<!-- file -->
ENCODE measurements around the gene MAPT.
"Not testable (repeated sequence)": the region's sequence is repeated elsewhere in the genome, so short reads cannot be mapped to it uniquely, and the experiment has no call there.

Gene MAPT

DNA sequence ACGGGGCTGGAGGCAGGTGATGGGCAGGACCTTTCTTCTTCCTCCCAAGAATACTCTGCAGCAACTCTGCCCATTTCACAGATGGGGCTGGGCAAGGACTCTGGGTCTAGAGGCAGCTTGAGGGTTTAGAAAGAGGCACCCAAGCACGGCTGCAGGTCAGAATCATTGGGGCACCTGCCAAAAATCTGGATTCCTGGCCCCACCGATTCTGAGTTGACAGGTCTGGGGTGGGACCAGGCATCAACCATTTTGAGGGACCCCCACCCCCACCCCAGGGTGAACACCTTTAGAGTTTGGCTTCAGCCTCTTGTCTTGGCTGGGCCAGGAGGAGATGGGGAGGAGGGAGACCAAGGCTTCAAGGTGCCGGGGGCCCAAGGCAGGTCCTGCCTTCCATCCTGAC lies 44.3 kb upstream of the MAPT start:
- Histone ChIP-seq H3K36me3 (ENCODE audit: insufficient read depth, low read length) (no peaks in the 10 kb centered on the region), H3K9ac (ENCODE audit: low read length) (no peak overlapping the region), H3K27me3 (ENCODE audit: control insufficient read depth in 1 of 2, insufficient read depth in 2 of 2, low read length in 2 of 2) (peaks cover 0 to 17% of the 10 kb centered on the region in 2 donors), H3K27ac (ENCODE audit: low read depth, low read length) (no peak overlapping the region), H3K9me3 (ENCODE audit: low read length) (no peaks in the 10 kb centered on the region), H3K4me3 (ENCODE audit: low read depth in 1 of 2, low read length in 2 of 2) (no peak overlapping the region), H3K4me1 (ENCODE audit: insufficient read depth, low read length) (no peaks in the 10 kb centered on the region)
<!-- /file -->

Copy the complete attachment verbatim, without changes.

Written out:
ENCODE measurements around the gene MAPT.
"Not testable (repeated sequence)": the region's sequence is repeated elsewhere in the genome, so short reads cannot be mapped to it uniquely, and the experiment has no call there.

Gene MAPT

DNA sequence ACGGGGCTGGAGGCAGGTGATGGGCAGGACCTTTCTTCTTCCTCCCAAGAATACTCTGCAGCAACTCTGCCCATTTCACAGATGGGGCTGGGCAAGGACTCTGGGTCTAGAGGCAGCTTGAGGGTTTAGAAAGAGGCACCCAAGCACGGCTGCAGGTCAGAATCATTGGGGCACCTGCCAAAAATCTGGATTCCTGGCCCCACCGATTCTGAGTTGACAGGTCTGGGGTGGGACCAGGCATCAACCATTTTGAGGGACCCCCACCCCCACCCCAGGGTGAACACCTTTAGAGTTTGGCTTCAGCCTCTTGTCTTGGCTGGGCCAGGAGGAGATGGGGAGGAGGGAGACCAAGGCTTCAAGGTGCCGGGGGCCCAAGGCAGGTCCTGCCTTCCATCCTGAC lies 44.3 kb upstream of the MAPT start:
- Histone ChIP-seq H3K36me3 (ENCODE audit: insufficient read depth, low read length) (no peaks in the 10 kb centered on the region), H3K9ac (ENCODE audit: low read length) (no peak overlapping the region), H3K27me3 (ENCODE audit: control insufficient read depth in 1 of 2, insufficient read depth in 2 of 2, low read length in 2 of 2) (peaks cover 0 to 17% of the 10 kb centered on the region in 2 donors), H3K27ac (ENCODE audit: low read depth, low read length) (no peak overlapping the region), H3K9me3 (ENCODE audit: low read length) (no peaks in the 10 kb centered on the region), H3K4me3 (ENCODE audit: low read depth in 1 of 2, low read length in 2 of 2) (no peak overlapping the region), H3K4me1 (ENCODE audit: insufficient read depth, low read length) (no peaks in the 10 kb centered on the region)